Argentinian visit to Mulloon

Discussing the step diffusion system, which can be seen in the background

Discussing the step diffusion system, which can be seen in the background

The Mulloon Institute hosted a small private tour during May with international visitors from a government research farm in southern Argentina, including the farm manager and several researchers. They were joined by a visiting scholar from the University of Tasmania who is currently researching with the Australian National University and who arranged the tour.

With a reasonably extreme climate in southern Argentina, including very low annual rainfall (270mm/year) and nearly half a metre of snow in winter, they were keen to learn more about rehydration processes, increasing productivity and profitability, and obtaining natural resource outcomes. They hope to be able to consequently provide advice to farmers back in their region and lead by example.

While there were some interesting challenges translating the content presented by Research Coordinator Luke Peel into Argentinian and then having questions translated into English, it was a very satisfying tour for all involved. Farm Manager Michael Fitzgerald also joined the tour and was able to provide insights into farm operational aspects.

Luke took the visitors to Peter’s Pond where creek restoration has already taken place and vegetation is well established, and to the step diffusion system where sloping country is now being restored. At both sites he explained the various activities and concepts taking place in the relevant stages.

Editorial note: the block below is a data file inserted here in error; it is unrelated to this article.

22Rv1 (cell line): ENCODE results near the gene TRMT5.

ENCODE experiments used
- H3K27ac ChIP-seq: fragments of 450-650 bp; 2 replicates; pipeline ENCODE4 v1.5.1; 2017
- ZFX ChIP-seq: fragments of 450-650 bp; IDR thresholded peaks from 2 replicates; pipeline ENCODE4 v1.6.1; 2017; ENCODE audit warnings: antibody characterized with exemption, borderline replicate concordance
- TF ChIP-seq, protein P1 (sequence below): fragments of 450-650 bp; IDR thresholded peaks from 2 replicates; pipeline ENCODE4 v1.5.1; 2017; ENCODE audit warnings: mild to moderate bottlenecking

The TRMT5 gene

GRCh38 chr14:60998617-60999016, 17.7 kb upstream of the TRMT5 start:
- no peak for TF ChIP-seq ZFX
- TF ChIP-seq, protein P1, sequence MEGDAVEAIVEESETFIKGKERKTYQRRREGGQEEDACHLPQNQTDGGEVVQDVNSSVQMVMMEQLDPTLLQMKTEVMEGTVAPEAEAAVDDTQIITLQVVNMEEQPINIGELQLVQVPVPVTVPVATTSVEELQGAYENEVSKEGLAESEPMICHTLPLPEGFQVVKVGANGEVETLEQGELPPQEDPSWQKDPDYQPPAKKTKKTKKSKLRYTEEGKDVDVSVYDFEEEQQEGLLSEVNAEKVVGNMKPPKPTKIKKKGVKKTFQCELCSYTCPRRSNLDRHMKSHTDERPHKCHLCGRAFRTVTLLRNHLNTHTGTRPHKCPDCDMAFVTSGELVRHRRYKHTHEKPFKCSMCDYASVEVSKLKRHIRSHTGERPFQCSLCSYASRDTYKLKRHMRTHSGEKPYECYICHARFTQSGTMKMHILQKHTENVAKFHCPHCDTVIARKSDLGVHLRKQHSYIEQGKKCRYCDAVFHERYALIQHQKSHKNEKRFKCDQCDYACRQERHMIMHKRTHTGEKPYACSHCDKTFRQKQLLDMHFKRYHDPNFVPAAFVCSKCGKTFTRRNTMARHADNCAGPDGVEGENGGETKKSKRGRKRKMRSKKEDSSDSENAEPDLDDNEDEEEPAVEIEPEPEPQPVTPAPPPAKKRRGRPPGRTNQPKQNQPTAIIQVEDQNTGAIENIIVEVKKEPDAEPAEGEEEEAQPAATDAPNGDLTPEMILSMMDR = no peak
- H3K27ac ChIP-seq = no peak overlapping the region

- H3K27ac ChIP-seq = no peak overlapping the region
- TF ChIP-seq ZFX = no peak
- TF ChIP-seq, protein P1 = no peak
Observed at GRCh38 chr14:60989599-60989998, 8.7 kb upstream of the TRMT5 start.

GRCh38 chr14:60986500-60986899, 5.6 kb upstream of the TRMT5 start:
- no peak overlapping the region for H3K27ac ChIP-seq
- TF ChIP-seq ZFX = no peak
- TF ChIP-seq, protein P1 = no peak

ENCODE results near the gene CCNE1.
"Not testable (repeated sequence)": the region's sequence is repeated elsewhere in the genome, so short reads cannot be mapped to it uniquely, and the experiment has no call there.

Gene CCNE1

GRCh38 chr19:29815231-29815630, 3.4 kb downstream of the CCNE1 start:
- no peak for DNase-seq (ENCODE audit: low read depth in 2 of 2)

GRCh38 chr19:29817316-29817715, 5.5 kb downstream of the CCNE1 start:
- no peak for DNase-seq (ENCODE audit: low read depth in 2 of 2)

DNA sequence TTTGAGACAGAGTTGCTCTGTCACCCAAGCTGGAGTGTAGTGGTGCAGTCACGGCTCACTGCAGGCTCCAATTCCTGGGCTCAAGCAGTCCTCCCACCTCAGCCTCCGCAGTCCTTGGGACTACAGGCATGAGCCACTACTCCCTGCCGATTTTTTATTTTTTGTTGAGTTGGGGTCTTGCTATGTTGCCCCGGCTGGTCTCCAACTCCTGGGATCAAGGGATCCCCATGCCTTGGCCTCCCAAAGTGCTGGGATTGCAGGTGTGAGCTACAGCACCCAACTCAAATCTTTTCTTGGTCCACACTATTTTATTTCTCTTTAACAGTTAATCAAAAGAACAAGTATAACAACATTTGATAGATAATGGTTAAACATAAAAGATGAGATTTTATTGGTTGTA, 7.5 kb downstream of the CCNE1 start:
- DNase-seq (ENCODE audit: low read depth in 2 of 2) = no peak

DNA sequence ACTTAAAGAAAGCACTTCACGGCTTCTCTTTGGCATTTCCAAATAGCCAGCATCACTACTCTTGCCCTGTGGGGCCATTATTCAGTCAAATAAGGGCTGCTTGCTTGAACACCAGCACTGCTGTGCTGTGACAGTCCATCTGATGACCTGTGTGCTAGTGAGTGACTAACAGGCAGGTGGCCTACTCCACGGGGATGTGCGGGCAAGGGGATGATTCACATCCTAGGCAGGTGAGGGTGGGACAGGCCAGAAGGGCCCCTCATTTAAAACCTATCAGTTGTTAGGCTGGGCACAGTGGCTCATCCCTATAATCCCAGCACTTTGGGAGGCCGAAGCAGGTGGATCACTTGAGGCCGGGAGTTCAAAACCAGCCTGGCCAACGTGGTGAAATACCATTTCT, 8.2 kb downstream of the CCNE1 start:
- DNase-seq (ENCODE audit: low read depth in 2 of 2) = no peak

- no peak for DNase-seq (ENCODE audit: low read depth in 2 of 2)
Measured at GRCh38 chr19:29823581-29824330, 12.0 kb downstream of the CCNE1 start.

Viewing the organic poultry operations from the road

Viewing the organic poultry operations from the road

The visitors were impressed with the leaky weirs, but even more so with the step diffusion site which presented some workable solutions for use in their own context in Argentina. They were also keen to learn about the organic poultry operations at Duralla, but quarantine restrictions for overseas visitors meant they could only view the operations from the road while Michael answered questions about the Maremma guardian dogs, and the combined effect of using cattle and chickens for grazing and nutrient cycling.

Thanks to Franca, Laura and Jose for taking the time to visit us at Mulloon Creek Natural Farms from Argentina and to Linda for organising the tour with The Mulloon Institute. 

If you or your group are interested in a private tour of the landscape rehydration works at Mulloon Creek, they can be arranged by donation and tailored to suit your needs. Contact us today via: info@themullooninstitute.org